Aspirin has been such a fundamental part of our pain relief game that it’s hard to believe that people went without it for most of human history. But while Aspirin might not have been available to our forefathers, they still managed to alleviate their pain as we know that both the ancient Sumerians and Egyptians were soothing their pain with Willow Bark.
The healing component in Willow Bark is salicylic acid, and our Egyptian and Sumerian friends were making salicylic tea way before Jesus Christ even had his day. This natural pain reliever served as the backbone of ancient medicine long before Aspirin was a thing.
Fast forward to the 18th century, where an English dude named Edward Stone figured out that Willow Bark was curing the ague, which is an old timey way of saying the flu. If you’ve ever read Dickens then you are probably familiar with the ague. But before Dickens could get ahold of the cure for the ague, Edward Stone was testing Willow Bark on people in 1758.
From there, the race was on all over Europe to synthesize a new medicine out of the Willow Bark. Italians and Swiss scientists gave it their best shot, but it was a German scientist named Herman Kolbe who worked out a way to synthesize the salicylic acid from the Willow Bark in 1860.
Once Herman worked it out, the Germans began making pain relievers by a variety of competing companies. It wasn’t until 1886 when Carl Duisberg, the head of research of a small company named Bayer, started playing around with salicylic acid and this is when everything started to speed up.
By 1894, one of Duisberg’s young chemists at Bayer, a kid named Felix Hoffman started playing around with the salicylic acid and came up with something called Aspirin. The name came from the German word Acetylspirsäure, which meant “salicylic acid.” The Germans played around with the name and somehow came up with the name Aspirin out of it.
Bayer set up an American subsidiary to sell Aspirin to the American public by 1903. Naturally, this is when sales started to really boom all around the world. For the first time, scientists had managed to reduce natural medicine into a tiny pill. Of course, World War I was right around the corner, and since Germany had cornered the market on Aspirin, it became difficult for the British to get their hands on its sweet pain relief. Americans, meanwhile, were officially neutral for most of World War I and managed to keep trade with Germany going.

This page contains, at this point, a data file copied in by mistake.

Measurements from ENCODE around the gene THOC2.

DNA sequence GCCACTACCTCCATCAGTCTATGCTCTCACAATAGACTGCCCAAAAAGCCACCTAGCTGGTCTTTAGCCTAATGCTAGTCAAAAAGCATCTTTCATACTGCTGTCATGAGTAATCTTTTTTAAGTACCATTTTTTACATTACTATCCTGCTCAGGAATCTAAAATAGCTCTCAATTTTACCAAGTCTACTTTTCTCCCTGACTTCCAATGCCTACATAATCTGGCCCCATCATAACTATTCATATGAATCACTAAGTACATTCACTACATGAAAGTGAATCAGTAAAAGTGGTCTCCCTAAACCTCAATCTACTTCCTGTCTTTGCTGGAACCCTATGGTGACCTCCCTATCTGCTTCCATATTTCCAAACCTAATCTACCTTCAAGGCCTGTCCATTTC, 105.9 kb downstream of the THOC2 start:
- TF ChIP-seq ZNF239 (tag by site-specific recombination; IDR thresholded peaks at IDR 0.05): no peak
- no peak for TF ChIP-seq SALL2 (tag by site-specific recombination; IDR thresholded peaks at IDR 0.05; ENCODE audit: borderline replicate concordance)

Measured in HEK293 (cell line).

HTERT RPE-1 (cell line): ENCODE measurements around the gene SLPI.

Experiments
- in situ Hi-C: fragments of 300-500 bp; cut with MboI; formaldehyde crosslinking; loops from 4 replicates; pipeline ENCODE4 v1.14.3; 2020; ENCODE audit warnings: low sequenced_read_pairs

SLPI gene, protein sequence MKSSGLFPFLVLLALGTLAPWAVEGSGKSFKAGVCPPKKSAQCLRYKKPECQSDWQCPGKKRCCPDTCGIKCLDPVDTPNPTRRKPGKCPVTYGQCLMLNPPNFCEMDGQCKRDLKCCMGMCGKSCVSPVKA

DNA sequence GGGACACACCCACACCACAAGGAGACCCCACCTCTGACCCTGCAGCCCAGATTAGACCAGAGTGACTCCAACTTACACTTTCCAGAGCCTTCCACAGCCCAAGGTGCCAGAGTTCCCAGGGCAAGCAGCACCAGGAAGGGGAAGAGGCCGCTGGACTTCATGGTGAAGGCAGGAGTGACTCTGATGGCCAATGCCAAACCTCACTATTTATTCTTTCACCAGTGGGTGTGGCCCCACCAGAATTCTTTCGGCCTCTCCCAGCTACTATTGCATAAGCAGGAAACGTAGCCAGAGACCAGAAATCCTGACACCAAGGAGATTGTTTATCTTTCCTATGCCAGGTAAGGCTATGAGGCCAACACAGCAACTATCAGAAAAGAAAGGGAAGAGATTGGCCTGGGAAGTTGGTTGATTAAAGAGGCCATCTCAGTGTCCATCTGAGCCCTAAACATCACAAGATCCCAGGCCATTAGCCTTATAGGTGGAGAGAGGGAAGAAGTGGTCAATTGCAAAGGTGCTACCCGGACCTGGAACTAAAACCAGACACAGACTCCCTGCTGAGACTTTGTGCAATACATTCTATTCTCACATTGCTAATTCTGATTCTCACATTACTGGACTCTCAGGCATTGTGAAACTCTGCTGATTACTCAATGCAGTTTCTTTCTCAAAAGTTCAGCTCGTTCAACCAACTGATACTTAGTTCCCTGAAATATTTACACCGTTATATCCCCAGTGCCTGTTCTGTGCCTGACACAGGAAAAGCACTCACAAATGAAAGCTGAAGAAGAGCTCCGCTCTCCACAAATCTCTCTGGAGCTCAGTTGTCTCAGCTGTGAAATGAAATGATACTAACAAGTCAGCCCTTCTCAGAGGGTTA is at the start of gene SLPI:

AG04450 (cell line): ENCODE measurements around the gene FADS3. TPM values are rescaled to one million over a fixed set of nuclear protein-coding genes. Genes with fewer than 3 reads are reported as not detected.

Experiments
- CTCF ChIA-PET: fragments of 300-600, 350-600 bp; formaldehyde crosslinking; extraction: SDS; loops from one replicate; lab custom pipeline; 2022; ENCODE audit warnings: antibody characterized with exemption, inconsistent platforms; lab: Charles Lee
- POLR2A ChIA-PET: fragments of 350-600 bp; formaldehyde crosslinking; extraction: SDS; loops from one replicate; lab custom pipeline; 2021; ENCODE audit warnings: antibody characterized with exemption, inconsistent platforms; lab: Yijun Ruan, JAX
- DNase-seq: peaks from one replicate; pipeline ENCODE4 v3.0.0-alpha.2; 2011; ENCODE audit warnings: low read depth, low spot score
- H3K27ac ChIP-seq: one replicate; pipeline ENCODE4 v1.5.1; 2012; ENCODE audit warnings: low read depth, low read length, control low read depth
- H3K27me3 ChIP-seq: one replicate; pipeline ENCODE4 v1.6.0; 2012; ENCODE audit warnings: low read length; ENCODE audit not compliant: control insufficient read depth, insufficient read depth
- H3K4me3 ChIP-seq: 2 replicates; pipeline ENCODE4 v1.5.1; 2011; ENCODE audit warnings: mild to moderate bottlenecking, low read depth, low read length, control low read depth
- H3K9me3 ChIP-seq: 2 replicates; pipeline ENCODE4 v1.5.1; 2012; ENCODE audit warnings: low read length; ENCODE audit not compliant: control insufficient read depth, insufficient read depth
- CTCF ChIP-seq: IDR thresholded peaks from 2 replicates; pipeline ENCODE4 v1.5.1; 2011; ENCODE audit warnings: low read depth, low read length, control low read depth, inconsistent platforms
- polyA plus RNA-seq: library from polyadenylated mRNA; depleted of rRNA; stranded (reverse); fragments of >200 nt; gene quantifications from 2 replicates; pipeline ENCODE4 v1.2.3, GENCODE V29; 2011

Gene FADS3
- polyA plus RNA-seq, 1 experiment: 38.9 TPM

But then America joined the war on the side of the British and friends and German agents in the United States soon began securing Aspirin for their boys, leaving the good guys without pain relief. The problem with that, though, was that everyone knew how to make Aspirin and so the Americans turned right around and cut off the Germans, taking control of Bayer’s holdings in the United States and turning Aspirin into an American brand all at the same time. Of course, Germany swiftly went down to defeat against the overwhelming power of Western might and Aspirin soon became just another part of the American economy.
In between World War I and World War II, Bayer tried to fight off competitors from overseas, but once World War II kicked off, Bayer found themselves tied to the Nazis, which meant that they were shit out of luck when the Americans decided to start giving their boys Aspirin as they marched their way through France to Germany’s doorstep.
Defeated, the Nazis were ruined and Bayer had to make nice with their American cousins. Once that happened, it wasn’t long before an Americanized Bayer was ruling the pain relief world with Aspirin. You don’t want to mess with America when it comes to making money off of drugs. The Germans might have been the first to get it right, but they lost all their rights when went Hitler crazy and had to let America take over.
Of course, Aspirin soon found itself competing against a new wave of pain relievers like Tylenol and Advil, both of which were bigger badder versions of little old Aspirin. By 1962, ibuprofen had kicked Aspirin down the aisle, and by the 1970’s, Aspirin saw its part in the pain relief market get smaller and smaller.
The 1980’s hit, and ibuprofen began being available over the counter without a prescription, which further tanked Aspirin’s sales. And on top of that, studies started linking Aspirin to Reye’s Syndrome, a brain disease that hits children as they are developing. Things were not looking good for Aspirin and it seemed only a matter of time before it was tossed into the dust bin of history.
But then something remarkable happened. New studies began to show that Aspirin played a key role in reducing symptoms of heart disease. By the end of the 1980’s, Aspirin had made a dramatic comeback as a first line defense against heart attacks. This was something competitors like Tylenol or Ibuprofen couldn’t compete with, and Aspirin carved out a new niche in the healthcare world.
Today, Aspirin remains a popular first wave guardian against heart related illnesses. It has come a long way from being a pain reliever synthesized from salicylic acid, which itself was synthesized from Willow Bark. Scientists from every corner of Europe had a hand in creating Aspirin, whether it was Edward Stone in England or Herman Kolbe in Germany. They brought to us a pain reliever that has become synonymous with pain relief.
You can have all the Tylenol or Advil that you want, but take a moment to appreciate Aspirin, that little dude who was the first to get into the pain relief game, and was the first to help millions all around the world get relief from every day aches and pains. From ancient Sumerian and Egyptian Willow Bark experiments to German chemists, never forget that it all started with our little friend Aspirin.
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